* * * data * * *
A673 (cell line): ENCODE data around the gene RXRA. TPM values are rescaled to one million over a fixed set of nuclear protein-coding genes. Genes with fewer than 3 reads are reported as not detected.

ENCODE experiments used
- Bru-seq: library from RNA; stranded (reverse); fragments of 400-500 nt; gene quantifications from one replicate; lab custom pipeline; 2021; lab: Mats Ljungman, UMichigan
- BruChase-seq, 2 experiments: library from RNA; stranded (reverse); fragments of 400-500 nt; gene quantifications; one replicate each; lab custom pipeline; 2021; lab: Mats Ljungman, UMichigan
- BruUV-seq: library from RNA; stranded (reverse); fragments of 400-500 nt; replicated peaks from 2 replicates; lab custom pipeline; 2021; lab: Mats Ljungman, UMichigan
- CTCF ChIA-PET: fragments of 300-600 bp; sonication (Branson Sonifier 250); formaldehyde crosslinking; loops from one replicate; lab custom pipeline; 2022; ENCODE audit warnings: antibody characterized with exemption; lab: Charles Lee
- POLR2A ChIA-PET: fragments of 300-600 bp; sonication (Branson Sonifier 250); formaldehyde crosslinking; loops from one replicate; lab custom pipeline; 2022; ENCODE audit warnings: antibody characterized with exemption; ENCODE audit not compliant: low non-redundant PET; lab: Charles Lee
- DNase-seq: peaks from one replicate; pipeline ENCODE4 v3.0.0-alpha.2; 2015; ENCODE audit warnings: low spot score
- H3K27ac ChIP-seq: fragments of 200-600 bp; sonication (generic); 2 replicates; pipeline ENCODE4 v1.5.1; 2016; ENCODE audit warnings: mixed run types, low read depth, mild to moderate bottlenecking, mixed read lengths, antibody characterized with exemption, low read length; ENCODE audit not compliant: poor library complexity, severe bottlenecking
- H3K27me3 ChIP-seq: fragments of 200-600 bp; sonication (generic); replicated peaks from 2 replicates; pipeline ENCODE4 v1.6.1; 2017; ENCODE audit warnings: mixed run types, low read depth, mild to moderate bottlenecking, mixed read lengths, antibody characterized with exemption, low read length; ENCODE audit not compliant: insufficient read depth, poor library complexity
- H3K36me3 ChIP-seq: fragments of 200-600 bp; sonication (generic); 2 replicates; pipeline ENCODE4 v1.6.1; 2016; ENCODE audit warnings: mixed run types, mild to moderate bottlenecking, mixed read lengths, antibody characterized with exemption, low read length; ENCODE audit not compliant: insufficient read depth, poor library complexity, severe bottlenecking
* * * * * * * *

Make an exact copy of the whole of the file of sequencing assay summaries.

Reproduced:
A673 (cell line): ENCODE data around the gene RXRA. TPM values are rescaled to one million over a fixed set of nuclear protein-coding genes. Genes with fewer than 3 reads are reported as not detected.

ENCODE experiments used
- Bru-seq: library from RNA; stranded (reverse); fragments of 400-500 nt; gene quantifications from one replicate; lab custom pipeline; 2021; lab: Mats Ljungman, UMichigan
- BruChase-seq, 2 experiments: library from RNA; stranded (reverse); fragments of 400-500 nt; gene quantifications; one replicate each; lab custom pipeline; 2021; lab: Mats Ljungman, UMichigan
- BruUV-seq: library from RNA; stranded (reverse); fragments of 400-500 nt; replicated peaks from 2 replicates; lab custom pipeline; 2021; lab: Mats Ljungman, UMichigan
- CTCF ChIA-PET: fragments of 300-600 bp; sonication (Branson Sonifier 250); formaldehyde crosslinking; loops from one replicate; lab custom pipeline; 2022; ENCODE audit warnings: antibody characterized with exemption; lab: Charles Lee
- POLR2A ChIA-PET: fragments of 300-600 bp; sonication (Branson Sonifier 250); formaldehyde crosslinking; loops from one replicate; lab custom pipeline; 2022; ENCODE audit warnings: antibody characterized with exemption; ENCODE audit not compliant: low non-redundant PET; lab: Charles Lee
- DNase-seq: peaks from one replicate; pipeline ENCODE4 v3.0.0-alpha.2; 2015; ENCODE audit warnings: low spot score
- H3K27ac ChIP-seq: fragments of 200-600 bp; sonication (generic); 2 replicates; pipeline ENCODE4 v1.5.1; 2016; ENCODE audit warnings: mixed run types, low read depth, mild to moderate bottlenecking, mixed read lengths, antibody characterized with exemption, low read length; ENCODE audit not compliant: poor library complexity, severe bottlenecking
- H3K27me3 ChIP-seq: fragments of 200-600 bp; sonication (generic); replicated peaks from 2 replicates; pipeline ENCODE4 v1.6.1; 2017; ENCODE audit warnings: mixed run types, low read depth, mild to moderate bottlenecking, mixed read lengths, antibody characterized with exemption, low read length; ENCODE audit not compliant: insufficient read depth, poor library complexity
- H3K36me3 ChIP-seq: fragments of 200-600 bp; sonication (generic); 2 replicates; pipeline ENCODE4 v1.6.1; 2016; ENCODE audit warnings: mixed run types, mild to moderate bottlenecking, mixed read lengths, antibody characterized with exemption, low read length; ENCODE audit not compliant: insufficient read depth, poor library complexity, severe bottlenecking